Friday, February 19, 2016

Does aerodynamic drag reducing Driver designs really "add distance to your game?"

From a designer and an engineer who know more then most of us:

"When Adams was the first to bring out this BS claim about aerodynamic improvement with their Speedline model some years back, I shouted BS on this when I could.  There was the marketing for this model showing the head sitting in a wind tunnel with the smoke blowing over the surfaces to drive home the point to the consumer about how this has to really matter. 

When a golfer swings a driver, the head is rotating continually on the downswing so the face surface never is presented to the "aerodynamic drag" until the very last few thousandths of a second. The surface of the head that is normal to the airflow during 98% of the downswing is curved anyway - it is the heel surface which has less drag by far than the insignificant face drag is.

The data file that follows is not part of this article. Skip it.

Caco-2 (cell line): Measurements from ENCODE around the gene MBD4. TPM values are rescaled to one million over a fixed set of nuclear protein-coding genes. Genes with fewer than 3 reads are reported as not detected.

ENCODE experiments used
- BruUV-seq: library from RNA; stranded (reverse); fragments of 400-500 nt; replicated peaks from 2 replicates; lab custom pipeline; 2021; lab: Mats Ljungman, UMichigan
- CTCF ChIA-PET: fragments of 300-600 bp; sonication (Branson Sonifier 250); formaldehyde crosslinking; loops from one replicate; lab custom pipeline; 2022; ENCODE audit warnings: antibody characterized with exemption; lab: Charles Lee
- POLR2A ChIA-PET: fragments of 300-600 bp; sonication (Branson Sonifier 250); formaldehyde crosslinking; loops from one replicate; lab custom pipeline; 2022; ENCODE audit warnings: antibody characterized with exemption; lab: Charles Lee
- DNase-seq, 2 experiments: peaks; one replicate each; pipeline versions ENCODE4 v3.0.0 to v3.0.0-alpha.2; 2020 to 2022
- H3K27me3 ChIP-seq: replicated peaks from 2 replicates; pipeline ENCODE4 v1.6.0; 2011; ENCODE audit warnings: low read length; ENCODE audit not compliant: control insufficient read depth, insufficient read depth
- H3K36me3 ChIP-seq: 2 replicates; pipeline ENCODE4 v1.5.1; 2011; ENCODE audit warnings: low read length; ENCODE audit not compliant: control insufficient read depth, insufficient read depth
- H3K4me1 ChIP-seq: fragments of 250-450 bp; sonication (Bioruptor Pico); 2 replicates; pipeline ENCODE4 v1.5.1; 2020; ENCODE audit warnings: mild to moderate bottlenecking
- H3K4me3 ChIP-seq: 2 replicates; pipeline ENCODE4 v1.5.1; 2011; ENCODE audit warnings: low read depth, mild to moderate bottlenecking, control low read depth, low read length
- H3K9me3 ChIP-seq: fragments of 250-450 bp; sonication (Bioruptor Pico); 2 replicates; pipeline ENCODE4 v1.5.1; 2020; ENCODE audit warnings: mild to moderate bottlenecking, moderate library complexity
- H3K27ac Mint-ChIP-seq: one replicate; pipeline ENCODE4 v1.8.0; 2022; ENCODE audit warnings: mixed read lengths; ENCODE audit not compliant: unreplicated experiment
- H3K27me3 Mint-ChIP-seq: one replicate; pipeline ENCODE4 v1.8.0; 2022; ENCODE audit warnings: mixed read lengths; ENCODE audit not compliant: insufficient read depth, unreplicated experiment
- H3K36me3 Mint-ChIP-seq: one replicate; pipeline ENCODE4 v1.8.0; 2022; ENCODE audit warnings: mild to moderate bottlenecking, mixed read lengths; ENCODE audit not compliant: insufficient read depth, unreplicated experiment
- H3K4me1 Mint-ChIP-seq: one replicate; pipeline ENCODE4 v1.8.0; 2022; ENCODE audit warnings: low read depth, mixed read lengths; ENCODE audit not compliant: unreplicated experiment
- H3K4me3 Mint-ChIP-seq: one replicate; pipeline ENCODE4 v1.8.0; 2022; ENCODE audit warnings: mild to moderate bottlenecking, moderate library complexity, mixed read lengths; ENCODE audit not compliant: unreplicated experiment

Upon watching this commercial showing the Boeing people, I could not help but think if the Boeing engineers had a big laugh about the money Callaway undoubtedly paid Boeing in the face of what a good engineer is going to know is insignificant. And who do you think has the engineers that know more about air flow and drag to know that this is insignificant on a driver head?

Sure, drag is significant, for a bullet flying at 3,000 fps. For a clubhead at 120 mph (which is Bubba Watson type clubhead speed, not most golfers) which equates to a velocity of 176 fps, the change in drag one can effect by contouring a 460cc clubhead is so small it is meaningless".